The Outlander series of books is a favourite of mine. It is a difficult to give a brief summary that encompasses the depth and breadth of what has been written, but at the heart of the series is the story of an unusual couple. Jamie Fraser, born in 1721, is a displaced Scottish landowner, sometimes warrior, and fugitive from English law. Claire Beauchamp, an English army nurse during World War II, is on a Scottish holiday in 1946 with her husband Frank Randall, when she passes through time in the standing stones at Craigh na Dun. The stones take her to 1743, same location, where though a series of circumstances, she and Jamie meet and marry.
The series is well-written historical fiction encompassing what would be Jamie’s normal lifespan, with Claire and a few others passing through time on occasion. This includes pre-Culloden Scotland, pre-revolutionary French Court, and across the Atlantic to North Carolina and the American Revolution. The science fiction aspect explores how time travel could work, what might allow people to “steer” as to a specific time, who can travel, and how to stay alive while doing it. One of my favourite aspects of the series as a whole is that readers can follow the characters over a number of decades, watching their experiences change them and their relationships. The books highlight how the people in our lives are more important than the times we live in.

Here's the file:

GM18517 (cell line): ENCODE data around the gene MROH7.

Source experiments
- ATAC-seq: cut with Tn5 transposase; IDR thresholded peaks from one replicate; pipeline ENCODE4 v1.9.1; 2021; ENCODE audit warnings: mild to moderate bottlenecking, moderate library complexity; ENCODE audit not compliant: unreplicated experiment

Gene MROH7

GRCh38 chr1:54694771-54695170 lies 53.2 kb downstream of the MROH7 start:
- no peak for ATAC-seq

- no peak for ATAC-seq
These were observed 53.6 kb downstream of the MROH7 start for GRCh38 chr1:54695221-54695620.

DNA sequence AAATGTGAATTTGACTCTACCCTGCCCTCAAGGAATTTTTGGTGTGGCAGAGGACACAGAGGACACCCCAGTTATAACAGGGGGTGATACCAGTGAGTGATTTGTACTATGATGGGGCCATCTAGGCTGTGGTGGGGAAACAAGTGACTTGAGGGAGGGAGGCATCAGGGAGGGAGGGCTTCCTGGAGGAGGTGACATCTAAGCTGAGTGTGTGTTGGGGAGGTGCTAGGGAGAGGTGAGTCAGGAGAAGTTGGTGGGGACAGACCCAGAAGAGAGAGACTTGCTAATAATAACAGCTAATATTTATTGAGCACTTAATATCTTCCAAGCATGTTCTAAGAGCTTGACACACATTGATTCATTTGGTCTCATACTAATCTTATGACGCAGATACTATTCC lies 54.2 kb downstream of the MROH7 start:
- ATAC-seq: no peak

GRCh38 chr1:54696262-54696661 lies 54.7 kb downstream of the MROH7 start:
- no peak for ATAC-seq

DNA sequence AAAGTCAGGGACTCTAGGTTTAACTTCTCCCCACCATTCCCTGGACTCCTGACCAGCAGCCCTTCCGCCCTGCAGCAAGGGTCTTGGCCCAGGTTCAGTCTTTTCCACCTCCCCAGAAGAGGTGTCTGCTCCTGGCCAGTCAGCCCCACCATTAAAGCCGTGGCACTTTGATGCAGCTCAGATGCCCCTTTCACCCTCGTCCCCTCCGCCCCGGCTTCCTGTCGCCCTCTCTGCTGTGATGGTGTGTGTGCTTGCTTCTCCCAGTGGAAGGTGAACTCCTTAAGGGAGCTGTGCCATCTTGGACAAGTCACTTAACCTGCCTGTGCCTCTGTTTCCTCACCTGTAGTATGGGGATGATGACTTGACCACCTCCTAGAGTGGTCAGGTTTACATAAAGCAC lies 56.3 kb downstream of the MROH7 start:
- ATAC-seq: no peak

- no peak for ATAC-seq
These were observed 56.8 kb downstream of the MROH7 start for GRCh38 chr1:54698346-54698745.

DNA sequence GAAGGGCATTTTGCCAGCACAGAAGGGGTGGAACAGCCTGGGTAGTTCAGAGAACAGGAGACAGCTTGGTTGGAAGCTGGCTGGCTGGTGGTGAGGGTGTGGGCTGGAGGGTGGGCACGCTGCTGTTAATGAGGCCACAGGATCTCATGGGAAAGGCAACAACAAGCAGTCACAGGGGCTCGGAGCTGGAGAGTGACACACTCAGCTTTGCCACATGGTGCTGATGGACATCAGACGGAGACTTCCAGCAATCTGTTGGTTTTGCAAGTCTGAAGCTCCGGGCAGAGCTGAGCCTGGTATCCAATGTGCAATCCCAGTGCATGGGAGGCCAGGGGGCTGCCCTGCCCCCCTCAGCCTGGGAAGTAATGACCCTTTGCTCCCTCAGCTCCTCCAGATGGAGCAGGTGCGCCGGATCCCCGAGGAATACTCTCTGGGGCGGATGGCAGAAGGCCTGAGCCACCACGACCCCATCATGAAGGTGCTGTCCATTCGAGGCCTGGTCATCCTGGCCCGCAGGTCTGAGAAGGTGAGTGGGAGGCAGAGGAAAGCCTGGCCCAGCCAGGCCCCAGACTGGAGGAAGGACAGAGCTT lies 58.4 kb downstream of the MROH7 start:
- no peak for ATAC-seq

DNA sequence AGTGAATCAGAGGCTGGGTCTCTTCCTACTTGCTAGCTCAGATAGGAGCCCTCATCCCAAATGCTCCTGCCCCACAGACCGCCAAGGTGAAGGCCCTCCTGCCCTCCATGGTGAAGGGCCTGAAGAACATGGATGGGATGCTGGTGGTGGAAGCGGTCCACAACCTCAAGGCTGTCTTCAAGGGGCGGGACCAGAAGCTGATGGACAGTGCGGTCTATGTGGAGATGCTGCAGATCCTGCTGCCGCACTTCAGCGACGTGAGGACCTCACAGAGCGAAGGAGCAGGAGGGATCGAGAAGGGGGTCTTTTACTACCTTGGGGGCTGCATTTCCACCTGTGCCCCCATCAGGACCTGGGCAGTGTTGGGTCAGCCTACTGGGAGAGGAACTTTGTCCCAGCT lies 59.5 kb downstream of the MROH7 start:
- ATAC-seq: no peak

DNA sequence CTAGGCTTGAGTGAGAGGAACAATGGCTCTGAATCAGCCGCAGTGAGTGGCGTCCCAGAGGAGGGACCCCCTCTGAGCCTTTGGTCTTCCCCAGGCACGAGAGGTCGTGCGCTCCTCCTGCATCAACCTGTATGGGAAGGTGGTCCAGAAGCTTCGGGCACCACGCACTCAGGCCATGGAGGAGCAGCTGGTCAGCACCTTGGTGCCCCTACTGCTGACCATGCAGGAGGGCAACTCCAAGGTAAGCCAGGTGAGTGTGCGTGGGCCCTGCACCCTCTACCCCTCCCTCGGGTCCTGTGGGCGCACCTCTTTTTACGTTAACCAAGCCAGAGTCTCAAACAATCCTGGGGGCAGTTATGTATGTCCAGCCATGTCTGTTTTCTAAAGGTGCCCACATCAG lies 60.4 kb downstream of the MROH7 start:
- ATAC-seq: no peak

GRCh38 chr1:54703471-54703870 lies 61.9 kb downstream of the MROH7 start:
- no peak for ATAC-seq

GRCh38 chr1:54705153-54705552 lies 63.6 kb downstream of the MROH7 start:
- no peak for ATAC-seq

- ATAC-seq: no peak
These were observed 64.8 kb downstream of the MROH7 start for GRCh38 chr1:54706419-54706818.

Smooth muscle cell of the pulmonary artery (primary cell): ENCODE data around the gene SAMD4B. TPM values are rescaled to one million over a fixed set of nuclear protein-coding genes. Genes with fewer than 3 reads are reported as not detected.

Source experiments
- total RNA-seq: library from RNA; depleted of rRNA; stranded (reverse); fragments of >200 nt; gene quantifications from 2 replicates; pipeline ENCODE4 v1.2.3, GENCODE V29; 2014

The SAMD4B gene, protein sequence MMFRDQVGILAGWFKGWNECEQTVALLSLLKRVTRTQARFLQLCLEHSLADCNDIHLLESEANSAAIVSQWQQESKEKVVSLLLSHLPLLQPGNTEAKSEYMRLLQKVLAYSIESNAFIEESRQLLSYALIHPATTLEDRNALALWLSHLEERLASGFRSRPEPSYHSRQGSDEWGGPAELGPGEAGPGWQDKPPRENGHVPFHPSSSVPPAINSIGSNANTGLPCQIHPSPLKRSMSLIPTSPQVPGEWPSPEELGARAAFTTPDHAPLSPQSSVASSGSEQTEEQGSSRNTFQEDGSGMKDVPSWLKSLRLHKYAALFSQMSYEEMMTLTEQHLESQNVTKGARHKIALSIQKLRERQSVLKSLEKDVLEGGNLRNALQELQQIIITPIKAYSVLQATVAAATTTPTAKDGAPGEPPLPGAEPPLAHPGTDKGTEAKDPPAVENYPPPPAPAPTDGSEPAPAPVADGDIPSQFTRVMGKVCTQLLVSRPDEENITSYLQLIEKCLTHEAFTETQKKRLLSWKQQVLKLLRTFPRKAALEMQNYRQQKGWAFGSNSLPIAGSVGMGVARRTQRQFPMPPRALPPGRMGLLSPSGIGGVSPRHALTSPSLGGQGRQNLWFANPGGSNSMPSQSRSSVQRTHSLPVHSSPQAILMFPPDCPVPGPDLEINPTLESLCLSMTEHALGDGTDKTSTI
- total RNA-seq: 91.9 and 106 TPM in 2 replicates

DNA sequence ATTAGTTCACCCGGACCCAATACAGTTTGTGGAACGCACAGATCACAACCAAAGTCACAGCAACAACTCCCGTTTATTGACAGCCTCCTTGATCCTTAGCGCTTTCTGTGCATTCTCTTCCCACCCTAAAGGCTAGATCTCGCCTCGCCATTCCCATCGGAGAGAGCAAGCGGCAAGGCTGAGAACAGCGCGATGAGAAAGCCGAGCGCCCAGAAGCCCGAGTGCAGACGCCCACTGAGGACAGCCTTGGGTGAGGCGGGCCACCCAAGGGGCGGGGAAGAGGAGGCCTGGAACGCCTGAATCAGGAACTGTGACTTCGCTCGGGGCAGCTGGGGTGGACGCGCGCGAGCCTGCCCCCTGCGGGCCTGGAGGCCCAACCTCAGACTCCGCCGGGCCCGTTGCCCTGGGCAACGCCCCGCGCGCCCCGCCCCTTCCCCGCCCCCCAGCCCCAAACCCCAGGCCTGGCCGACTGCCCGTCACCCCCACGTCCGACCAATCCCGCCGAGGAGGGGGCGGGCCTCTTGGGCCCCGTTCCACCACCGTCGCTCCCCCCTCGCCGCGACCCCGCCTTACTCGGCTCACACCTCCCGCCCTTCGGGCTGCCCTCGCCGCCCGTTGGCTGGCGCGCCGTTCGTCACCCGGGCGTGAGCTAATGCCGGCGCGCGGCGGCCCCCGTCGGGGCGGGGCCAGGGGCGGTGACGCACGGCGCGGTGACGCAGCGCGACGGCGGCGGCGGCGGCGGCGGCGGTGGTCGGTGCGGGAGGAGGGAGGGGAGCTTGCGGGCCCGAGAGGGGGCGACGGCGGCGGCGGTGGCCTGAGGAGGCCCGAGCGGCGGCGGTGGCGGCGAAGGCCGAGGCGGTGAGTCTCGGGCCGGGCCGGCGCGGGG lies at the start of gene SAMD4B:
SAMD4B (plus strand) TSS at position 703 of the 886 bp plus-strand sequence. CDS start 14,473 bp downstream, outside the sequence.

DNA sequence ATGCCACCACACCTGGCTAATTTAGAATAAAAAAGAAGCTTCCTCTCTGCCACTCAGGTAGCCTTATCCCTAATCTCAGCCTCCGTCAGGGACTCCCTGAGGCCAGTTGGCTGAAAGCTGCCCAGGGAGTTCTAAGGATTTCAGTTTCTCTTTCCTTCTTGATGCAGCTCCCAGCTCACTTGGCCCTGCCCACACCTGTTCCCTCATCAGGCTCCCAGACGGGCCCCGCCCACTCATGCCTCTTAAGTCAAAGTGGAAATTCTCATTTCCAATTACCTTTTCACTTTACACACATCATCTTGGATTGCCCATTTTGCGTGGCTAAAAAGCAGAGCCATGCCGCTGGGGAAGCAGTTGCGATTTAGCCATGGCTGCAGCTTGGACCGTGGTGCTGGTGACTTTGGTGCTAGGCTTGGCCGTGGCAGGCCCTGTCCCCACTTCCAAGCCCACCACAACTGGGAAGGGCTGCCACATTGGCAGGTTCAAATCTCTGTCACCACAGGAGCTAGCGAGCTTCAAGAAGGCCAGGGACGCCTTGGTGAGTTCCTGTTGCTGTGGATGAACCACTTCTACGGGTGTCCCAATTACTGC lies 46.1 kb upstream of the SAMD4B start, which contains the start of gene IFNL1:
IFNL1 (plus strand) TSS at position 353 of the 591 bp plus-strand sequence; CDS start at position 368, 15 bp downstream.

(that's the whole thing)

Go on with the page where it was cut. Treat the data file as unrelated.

This latest novel, the eighth in the series, picks up where the last one left off, Jamie has returned very much alive from his presumed watery death to find Claire married to Lord John. Jem is missing, Roger is trying to find him, perhaps in the wrong century, and Brianna is battling a threat of her. Gabaldon is a master at composing dialogue and adroitly infuses humour into the simplest of phases. Written in My Own Heart’s Blood is a welcome continuation of Claire and Jamie’s story.
I read that there will be just one more book in the series, but you never know for sure about these things. Here is a shot of one my reading corners 🙂